Dominic Corry of the New Zealand Herald talks with David Michôd and Guy Pearce about their new film, ‘The Rover’.
Seeing as it takes place in a broken-down civilisation where desperate, lawless men drive beaten-up cars through desolate Outback locations, you could be forgiven for initially linking The Rover with a certain well-known trilogy of post-apocalyptic Aussie films. But writer/director David Michôd’s eagerly anticipated follow-up to his 2010 smash, Animal Kingdom, paints a much more chillingly plausible picture.
“This is a world that’s directly connected to the world we’re living in today,” Michôd tells TimeOut. “If certain pernicious forces that are bubbling around us right now were left unchecked for a few more decades, it’s not inconceivable that many of us could find ourselves in a really dangerous underclass that is incredibly dog-eat-dog.”
“I think it’s extremely realistic,” adds leading man Guy Pearce. “We all know that the civilised life that we take for granted is not too many steps away from the uncivilised life that we came from. I think it’s a cautionary tale.”
The Rover is set 10 years after a global financial collapse. Pearce plays Eric, a man with unknown motivations who reacts with extreme determination when some Americans crash their car and steal his. In attempting to retrieve his automobile, Eric encounters Rey (Robert Pattinson), injured brother to one of the thieves. Their uneasy partnership forms the core of the often grim film.
When Michod and actor Joel Edgerton were conceiving the story together, they never intended to riff on Mad Max.
“But what we came to realise very quickly is that as soon as you do something involving cars in the desert, people immediately think of Mad Max.”
The first thing that makes you realise you’re not watching Mad Max is the fact that Pearce is wearing shorts, a rare sight for a leading man in any film. Think about it.
“I know the producer was very concerned about having one of the lead characters in shorts.” laughs Pearce. “There’s a great level of honesty about it, and there’s also something vulnerable about it, exposing one’s legs in dire circumstances. It could be construed as comical, but the reality is lots of us wear shorts in hot weather, so why would we put our long pants on because of an economic collapse?”
Fair enough. While 2010’s Animal Kingdom wasn’t exactly a huge box office hit, it was red hot within Hollywood. But despite the lucrative offers it generated, Michôd chose to make his follow-up film in Australia.
“I spent a couple of years looking at all the possibilities available to me, and I realised I didn’t wanna be somebody else’s employee, which is what I was contemplating when I was looking at the offers being made. I wanted the movie to be mine and I wanted to feel totally in control of it. So that in a way made the decision very simple for me.”
The exposure gained from Animal Kingdom propelled practically the entire cast to successful Hollywood careers (See: Sullivan Stapleton; Jacki Weaver; Ben Mendelsohn) — did this result in actors crawling over themselves to work with Michôd on his follow-up film?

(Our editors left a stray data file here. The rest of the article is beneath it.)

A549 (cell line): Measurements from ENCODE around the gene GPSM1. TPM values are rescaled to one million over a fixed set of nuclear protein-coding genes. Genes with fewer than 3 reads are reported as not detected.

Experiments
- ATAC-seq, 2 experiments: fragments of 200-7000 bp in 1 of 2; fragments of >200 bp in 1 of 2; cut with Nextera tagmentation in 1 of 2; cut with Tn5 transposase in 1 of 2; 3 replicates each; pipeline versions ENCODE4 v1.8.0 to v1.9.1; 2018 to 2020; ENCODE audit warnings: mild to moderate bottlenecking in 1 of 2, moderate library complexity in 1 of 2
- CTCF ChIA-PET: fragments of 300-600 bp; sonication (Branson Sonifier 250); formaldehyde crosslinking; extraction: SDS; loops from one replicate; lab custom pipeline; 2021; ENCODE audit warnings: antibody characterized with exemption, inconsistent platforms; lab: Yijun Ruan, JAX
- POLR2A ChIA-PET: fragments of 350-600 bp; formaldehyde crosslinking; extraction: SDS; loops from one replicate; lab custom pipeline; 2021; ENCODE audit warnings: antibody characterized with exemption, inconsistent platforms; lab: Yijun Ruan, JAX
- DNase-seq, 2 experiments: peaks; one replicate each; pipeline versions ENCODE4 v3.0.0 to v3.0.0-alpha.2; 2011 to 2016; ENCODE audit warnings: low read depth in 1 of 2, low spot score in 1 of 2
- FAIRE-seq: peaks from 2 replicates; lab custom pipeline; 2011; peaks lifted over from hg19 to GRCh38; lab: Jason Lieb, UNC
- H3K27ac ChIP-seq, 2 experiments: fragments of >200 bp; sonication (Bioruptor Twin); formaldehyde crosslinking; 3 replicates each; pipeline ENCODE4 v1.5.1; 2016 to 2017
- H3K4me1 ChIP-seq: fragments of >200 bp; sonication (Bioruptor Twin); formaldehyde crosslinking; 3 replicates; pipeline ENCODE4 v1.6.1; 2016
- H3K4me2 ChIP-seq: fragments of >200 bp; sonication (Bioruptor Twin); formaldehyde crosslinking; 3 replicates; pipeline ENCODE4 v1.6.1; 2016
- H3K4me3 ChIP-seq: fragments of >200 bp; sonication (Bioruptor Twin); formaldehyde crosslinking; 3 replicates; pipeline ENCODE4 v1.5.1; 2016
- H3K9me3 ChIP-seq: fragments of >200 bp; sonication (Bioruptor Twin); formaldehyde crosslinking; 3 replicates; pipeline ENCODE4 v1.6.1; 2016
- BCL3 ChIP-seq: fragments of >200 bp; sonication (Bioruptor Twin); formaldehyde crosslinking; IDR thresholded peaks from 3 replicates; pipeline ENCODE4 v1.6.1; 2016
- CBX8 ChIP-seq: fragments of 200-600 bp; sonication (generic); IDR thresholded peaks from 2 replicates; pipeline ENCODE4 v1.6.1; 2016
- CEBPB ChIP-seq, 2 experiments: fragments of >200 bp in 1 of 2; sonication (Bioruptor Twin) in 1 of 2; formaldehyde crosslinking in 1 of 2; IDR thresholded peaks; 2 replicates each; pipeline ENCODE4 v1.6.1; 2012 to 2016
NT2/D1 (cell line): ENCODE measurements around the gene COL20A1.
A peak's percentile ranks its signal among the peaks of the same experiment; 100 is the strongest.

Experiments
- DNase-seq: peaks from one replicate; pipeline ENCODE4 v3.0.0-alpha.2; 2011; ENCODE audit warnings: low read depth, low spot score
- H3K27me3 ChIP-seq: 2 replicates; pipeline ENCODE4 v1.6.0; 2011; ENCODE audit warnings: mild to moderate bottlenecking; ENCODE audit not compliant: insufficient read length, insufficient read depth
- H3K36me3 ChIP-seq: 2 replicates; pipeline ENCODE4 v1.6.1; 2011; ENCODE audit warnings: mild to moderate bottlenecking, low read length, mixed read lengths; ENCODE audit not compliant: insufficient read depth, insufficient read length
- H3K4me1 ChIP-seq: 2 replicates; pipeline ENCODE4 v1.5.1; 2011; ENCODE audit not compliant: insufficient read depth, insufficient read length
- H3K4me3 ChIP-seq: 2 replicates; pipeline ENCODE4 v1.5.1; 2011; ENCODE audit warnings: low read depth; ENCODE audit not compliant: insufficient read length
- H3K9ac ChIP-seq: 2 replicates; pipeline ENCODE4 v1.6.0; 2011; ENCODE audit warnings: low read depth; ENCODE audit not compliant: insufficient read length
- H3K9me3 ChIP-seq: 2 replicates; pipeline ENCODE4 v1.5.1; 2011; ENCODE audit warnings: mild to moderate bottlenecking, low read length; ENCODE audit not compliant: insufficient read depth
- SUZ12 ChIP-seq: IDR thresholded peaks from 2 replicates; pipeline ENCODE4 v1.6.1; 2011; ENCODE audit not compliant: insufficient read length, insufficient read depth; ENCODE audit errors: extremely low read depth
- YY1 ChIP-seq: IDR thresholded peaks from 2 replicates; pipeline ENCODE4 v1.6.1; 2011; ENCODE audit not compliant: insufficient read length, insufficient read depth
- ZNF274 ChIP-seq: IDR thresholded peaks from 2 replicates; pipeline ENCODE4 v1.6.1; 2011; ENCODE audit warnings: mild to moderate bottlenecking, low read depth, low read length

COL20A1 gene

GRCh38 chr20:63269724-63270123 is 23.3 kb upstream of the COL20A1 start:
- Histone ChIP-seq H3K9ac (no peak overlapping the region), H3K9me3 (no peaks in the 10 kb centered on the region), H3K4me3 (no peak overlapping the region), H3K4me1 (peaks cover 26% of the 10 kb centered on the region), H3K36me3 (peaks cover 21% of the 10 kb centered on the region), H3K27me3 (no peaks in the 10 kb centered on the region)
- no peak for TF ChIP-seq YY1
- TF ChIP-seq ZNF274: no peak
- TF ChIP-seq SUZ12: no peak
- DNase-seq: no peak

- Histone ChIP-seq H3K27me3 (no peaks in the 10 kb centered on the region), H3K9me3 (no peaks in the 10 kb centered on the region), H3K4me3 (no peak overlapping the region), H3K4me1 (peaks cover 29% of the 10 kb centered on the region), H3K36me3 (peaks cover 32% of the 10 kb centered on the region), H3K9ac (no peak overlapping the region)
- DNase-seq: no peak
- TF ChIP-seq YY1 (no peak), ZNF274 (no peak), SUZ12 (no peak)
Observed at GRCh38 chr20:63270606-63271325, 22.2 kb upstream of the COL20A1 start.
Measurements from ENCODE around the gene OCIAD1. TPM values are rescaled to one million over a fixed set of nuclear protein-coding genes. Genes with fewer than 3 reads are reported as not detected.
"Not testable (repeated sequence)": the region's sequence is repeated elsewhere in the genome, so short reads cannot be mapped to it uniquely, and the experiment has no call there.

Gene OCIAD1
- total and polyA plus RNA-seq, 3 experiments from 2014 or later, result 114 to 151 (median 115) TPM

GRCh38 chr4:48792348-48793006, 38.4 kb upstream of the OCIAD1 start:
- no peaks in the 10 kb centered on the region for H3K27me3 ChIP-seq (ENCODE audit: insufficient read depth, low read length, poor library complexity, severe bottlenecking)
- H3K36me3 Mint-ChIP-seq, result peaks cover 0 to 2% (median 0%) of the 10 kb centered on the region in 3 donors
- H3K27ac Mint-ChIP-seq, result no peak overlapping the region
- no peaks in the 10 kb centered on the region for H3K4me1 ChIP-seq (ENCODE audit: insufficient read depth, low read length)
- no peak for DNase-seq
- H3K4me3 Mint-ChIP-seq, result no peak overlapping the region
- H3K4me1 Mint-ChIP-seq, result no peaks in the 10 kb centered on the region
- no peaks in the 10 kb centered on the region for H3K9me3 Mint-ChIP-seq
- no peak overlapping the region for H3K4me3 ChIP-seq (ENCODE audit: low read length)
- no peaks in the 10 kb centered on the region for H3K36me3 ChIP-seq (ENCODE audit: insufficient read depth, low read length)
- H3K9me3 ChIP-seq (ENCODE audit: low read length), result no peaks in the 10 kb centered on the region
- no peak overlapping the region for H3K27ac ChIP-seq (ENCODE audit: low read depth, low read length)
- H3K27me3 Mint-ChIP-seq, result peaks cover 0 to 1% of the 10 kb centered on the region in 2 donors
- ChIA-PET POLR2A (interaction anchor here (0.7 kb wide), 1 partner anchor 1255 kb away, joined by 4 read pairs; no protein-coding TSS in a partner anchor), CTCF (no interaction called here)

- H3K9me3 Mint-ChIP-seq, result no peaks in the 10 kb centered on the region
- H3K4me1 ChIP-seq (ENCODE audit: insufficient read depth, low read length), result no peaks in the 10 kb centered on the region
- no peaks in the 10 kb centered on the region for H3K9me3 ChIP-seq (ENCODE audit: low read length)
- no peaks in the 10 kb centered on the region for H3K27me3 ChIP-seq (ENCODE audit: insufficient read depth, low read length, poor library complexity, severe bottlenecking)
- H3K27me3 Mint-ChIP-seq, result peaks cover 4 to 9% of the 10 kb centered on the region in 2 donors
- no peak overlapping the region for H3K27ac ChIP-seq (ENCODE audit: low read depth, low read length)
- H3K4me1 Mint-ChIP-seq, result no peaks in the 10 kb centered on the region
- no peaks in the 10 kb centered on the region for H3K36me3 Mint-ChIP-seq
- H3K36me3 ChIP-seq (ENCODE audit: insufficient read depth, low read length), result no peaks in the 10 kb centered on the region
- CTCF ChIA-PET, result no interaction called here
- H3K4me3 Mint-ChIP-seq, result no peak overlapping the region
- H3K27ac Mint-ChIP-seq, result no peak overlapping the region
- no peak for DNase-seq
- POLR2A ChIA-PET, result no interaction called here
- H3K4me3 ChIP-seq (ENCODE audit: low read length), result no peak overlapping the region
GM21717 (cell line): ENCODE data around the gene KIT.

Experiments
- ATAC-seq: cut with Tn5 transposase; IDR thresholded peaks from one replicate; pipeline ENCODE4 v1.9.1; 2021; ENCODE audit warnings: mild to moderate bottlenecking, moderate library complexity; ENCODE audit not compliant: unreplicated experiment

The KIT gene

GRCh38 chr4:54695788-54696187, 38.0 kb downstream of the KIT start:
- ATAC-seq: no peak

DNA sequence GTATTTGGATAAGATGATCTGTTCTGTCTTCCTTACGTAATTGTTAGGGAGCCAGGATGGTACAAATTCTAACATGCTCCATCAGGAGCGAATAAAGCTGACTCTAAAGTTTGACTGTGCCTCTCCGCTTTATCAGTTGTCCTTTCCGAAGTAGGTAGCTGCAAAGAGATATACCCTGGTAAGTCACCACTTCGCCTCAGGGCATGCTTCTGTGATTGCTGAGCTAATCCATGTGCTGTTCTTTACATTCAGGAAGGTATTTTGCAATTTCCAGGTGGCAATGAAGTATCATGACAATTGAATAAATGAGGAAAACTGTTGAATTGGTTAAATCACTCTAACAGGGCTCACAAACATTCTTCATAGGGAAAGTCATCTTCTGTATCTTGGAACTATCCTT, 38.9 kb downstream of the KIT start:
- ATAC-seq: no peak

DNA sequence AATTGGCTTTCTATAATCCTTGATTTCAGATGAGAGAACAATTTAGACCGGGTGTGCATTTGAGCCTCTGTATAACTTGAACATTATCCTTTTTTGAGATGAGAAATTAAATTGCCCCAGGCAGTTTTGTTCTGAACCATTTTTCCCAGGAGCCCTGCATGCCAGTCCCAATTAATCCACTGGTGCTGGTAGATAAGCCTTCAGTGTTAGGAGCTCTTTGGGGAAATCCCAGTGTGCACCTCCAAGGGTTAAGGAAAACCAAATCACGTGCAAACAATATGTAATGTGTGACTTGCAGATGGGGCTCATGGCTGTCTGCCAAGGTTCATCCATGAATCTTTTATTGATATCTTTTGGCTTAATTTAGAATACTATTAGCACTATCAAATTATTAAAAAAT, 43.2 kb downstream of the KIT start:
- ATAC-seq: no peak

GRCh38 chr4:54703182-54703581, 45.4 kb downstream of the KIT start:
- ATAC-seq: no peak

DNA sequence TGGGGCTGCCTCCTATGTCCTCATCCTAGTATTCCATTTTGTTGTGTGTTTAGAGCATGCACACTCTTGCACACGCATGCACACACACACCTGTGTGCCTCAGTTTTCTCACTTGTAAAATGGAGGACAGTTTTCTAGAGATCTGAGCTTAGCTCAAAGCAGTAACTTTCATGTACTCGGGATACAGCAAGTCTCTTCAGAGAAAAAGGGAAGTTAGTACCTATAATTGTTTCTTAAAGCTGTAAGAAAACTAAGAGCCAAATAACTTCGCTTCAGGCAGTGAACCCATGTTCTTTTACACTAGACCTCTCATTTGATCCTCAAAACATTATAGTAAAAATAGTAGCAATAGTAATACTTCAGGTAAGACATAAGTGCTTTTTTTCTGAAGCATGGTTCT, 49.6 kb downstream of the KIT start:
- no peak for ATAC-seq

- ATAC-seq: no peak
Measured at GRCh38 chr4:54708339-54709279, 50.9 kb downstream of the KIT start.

“I never actually saw them crawling over themselves, but yeah, it felt like doors were opening kind of easily. When I decided what I wanted my next movie to be, and started approaching people to talk about it in all different departments, the project was being taken very seriously. It was good.”
He ended up choosing one of his Animal Kingdom actors for the lead role, but not as a default.
“We enjoyed working together on Animal Kingdom and obviously what happened with that film was a good thing for everyone involved. But every film is a new set of circumstances and a new risk an actor is being asked to take. And certainly there were risks involved in this character. When Guy and I started talking about it, we realised what we were proposing in his character was a way more monstrous creature than he had originally anticipated.”
Pearce’s motivation was all about Michod.
“He was the biggest part of it to be honest. Had this script come from any less of a director, I might not have pursued it,” the actor admits. “It even took David and I some time to understand really who the guy was. But because it was David, I kept pushing to make it work.”
Pattinson’s performance in the film is revelatory, and sure to lend credence to his many recent attempts to distance himself from That Vampire Role.
What sparked in the actor for Michôd?
“I had a meeting with Robert before I knew I was even gonna make The Rover. I hadn’t seen the Twilight films, so to me he was a very famous unknown. And I just immediately liked him — his physical energy and his smarts and his totally compelling face, it was beguiling to me from the outset. When I decided to make The Rover, I knew I wanted to see what he could do. He came in and within five minutes I knew I’d found my guy. I made him audition for about four hours, which was kinda torture for him. But that three hours and 55 minutes was for me just the thrill of discovering the character, seeing it live and breathe for the first time.”
Reminder: ‘The Rover’ screens at the New Zealand International Film Festival on the following dates:
Sunday, July 15 @ 8:15p
Event Cinemas Queen Street
Wednesday, July 23 @ 8:45p
Friday, July 25t @ 4:45p
Event Cinemas Queen Street
Tickets can be purchased via the NZIFF website.